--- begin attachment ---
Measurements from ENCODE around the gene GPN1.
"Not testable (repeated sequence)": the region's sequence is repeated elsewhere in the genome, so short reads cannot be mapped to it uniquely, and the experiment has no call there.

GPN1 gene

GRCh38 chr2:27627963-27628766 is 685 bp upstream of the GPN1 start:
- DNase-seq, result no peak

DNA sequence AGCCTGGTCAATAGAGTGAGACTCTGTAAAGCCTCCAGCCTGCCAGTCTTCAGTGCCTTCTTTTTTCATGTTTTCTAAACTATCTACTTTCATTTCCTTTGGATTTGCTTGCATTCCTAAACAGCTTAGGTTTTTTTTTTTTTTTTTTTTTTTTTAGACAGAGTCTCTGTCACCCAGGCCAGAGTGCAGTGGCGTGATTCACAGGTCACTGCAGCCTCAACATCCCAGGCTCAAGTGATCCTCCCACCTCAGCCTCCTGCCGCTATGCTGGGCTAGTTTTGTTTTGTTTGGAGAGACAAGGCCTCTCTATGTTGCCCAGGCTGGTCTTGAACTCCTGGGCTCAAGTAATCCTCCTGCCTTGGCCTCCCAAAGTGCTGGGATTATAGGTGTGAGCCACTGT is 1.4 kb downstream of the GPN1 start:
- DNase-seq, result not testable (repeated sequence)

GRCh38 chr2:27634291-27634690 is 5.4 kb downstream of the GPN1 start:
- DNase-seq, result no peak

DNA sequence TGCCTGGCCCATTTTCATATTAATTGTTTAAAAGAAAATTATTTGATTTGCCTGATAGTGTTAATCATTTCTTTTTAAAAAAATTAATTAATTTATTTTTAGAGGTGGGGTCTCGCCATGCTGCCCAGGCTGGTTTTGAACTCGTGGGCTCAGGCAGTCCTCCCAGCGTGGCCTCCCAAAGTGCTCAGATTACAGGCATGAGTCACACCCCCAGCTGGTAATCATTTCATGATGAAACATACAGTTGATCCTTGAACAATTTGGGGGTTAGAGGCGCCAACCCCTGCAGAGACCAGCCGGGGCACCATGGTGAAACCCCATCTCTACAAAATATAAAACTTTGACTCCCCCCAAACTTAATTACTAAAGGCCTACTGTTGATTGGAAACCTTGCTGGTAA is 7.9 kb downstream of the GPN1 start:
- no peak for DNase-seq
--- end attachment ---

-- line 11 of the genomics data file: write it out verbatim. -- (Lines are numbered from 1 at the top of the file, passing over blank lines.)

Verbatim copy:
- no peak for DNase-seq